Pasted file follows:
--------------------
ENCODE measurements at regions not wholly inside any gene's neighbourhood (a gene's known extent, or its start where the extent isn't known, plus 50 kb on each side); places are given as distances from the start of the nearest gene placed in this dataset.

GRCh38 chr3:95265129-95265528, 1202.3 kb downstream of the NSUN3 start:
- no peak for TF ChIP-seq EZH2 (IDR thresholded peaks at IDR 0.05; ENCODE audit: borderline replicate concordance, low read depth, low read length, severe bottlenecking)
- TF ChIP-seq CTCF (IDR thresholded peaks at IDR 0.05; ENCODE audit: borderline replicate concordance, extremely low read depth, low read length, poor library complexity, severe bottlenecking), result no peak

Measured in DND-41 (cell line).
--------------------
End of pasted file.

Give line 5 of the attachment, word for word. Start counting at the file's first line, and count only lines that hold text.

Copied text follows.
Measured in DND-41 (cell line).